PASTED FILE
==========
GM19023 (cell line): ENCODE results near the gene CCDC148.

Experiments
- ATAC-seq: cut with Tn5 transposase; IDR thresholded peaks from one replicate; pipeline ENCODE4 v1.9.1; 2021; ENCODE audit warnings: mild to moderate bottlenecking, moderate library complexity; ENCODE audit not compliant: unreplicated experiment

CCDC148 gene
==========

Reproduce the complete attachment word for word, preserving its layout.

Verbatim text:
GM19023 (cell line): ENCODE results near the gene CCDC148.

Experiments
- ATAC-seq: cut with Tn5 transposase; IDR thresholded peaks from one replicate; pipeline ENCODE4 v1.9.1; 2021; ENCODE audit warnings: mild to moderate bottlenecking, moderate library complexity; ENCODE audit not compliant: unreplicated experiment

CCDC148 gene